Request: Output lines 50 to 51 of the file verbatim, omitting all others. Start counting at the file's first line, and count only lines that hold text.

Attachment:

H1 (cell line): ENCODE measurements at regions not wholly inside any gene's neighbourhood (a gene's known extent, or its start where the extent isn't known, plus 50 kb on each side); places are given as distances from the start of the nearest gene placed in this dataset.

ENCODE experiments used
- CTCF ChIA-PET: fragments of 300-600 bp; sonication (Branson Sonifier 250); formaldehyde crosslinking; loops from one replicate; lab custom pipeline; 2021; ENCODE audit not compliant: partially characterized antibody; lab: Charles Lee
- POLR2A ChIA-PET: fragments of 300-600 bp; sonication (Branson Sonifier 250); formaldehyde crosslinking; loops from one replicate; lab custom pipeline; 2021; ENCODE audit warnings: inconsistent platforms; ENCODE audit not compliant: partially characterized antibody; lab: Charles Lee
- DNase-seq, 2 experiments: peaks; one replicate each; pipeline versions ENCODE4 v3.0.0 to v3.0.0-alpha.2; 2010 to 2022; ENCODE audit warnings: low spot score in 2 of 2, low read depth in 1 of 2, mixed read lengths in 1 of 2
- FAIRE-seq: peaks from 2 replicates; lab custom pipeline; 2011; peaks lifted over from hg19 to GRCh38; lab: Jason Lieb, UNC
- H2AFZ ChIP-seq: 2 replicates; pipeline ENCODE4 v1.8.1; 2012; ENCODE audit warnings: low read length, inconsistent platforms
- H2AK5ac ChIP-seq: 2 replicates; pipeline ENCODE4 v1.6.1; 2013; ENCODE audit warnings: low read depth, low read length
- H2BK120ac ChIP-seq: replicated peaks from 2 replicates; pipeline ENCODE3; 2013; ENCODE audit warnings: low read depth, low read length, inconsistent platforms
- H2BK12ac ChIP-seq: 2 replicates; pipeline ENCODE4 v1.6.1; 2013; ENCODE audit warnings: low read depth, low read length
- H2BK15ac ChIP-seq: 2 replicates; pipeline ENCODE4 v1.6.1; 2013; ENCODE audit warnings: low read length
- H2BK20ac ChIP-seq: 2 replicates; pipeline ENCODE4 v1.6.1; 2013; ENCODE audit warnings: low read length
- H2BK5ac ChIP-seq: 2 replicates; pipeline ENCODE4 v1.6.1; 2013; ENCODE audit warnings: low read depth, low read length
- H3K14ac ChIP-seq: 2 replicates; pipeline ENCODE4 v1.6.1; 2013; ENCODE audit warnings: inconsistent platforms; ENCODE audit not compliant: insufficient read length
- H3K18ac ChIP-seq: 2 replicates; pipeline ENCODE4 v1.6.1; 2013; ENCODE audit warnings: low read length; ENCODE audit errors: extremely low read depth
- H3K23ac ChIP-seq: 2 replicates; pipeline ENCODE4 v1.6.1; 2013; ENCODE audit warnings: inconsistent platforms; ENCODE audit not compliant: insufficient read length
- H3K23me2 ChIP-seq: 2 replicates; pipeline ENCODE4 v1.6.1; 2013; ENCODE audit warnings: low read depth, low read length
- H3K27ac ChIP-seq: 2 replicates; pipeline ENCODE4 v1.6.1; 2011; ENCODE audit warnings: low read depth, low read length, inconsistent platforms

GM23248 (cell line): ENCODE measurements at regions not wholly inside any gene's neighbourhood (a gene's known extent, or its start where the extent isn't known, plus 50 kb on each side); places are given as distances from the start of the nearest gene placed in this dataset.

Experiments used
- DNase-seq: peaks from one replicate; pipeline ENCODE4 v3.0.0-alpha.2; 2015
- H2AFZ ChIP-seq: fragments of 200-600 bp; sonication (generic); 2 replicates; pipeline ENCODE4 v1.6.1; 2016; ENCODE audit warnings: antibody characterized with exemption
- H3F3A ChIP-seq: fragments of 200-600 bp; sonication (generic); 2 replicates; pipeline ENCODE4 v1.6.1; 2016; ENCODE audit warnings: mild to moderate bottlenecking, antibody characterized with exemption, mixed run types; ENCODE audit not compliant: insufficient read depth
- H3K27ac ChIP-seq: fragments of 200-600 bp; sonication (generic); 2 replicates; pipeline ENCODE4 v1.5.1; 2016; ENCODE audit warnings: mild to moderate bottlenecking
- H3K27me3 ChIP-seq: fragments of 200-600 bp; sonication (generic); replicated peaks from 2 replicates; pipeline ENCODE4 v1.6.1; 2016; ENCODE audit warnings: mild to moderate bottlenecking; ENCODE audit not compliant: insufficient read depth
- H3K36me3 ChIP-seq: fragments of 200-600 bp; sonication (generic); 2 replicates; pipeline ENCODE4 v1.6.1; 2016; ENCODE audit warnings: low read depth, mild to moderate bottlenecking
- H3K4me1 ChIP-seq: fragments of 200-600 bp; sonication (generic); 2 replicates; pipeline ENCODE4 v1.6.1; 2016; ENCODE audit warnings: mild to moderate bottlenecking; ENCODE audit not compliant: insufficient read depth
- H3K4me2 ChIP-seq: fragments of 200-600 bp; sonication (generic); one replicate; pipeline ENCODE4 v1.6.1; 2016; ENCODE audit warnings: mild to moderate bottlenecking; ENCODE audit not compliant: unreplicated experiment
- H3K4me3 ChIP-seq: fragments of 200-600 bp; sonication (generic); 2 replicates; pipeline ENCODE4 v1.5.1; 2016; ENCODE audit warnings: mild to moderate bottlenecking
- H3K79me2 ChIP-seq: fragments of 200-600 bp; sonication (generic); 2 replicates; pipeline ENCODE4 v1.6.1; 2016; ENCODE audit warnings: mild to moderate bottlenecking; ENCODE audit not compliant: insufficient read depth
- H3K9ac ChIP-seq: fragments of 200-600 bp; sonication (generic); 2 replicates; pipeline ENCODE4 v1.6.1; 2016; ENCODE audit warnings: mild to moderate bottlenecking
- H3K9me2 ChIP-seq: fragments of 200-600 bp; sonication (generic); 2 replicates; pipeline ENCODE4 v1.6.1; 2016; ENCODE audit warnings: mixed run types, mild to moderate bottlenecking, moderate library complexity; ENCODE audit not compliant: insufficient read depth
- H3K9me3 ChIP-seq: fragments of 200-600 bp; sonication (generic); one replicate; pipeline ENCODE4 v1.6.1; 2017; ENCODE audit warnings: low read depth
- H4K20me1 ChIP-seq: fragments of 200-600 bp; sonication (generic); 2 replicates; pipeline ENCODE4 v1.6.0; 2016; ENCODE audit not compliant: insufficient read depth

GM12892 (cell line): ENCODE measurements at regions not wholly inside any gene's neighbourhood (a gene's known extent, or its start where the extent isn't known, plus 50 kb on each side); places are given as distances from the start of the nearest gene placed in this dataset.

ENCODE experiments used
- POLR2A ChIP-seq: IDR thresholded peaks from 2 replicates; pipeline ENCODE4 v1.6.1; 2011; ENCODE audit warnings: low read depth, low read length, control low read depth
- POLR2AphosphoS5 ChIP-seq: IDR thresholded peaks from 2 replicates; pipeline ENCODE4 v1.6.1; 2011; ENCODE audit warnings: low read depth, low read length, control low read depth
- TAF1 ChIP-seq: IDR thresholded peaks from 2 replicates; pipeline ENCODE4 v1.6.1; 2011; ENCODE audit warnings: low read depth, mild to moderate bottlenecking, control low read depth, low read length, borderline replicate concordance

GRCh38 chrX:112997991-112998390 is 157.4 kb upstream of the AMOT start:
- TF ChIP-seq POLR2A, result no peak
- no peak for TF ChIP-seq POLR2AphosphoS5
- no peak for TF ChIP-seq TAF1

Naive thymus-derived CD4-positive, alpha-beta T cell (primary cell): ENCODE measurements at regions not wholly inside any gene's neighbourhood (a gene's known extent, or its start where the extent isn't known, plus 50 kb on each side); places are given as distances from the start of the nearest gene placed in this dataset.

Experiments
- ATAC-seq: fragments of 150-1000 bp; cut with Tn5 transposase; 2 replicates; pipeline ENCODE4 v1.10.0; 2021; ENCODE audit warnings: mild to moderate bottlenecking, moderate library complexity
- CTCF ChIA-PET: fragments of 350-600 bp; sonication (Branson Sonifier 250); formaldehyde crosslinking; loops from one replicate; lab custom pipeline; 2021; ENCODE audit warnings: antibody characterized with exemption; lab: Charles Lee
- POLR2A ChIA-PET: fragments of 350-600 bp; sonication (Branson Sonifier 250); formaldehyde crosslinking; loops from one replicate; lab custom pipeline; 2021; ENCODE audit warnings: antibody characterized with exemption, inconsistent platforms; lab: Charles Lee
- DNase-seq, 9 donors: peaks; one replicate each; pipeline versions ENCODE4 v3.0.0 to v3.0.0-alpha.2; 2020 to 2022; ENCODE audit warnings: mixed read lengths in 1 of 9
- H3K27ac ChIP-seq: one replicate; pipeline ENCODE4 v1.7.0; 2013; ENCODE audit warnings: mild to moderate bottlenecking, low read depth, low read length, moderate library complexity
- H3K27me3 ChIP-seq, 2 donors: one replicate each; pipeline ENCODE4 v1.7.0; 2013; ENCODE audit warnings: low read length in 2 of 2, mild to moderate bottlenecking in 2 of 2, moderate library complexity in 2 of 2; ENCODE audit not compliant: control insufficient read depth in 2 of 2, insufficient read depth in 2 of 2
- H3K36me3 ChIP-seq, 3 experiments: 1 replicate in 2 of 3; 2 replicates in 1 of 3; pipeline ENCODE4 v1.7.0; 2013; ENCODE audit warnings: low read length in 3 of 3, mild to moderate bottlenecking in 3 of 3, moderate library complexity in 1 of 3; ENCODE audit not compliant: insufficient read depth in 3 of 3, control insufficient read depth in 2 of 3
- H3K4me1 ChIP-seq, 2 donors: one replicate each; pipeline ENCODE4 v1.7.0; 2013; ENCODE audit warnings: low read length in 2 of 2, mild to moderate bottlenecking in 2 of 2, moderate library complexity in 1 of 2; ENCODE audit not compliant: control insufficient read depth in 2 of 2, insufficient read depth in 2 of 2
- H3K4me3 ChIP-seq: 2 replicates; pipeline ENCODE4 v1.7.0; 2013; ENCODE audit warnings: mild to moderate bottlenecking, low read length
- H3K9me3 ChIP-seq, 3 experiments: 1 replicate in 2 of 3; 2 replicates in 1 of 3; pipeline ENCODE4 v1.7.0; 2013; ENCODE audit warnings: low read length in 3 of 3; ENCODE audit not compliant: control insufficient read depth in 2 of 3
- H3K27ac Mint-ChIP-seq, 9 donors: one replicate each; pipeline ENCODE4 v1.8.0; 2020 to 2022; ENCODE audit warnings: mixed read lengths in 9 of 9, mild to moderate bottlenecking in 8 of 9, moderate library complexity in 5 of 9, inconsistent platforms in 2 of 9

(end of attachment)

- H3K27ac ChIP-seq: one replicate; pipeline ENCODE4 v1.7.0; 2013; ENCODE audit warnings: mild to moderate bottlenecking, low read depth, low read length, moderate library complexity
- H3K27me3 ChIP-seq, 2 donors: one replicate each; pipeline ENCODE4 v1.7.0; 2013; ENCODE audit warnings: low read length in 2 of 2, mild to moderate bottlenecking in 2 of 2, moderate library complexity in 2 of 2; ENCODE audit not compliant: control insufficient read depth in 2 of 2, insufficient read depth in 2 of 2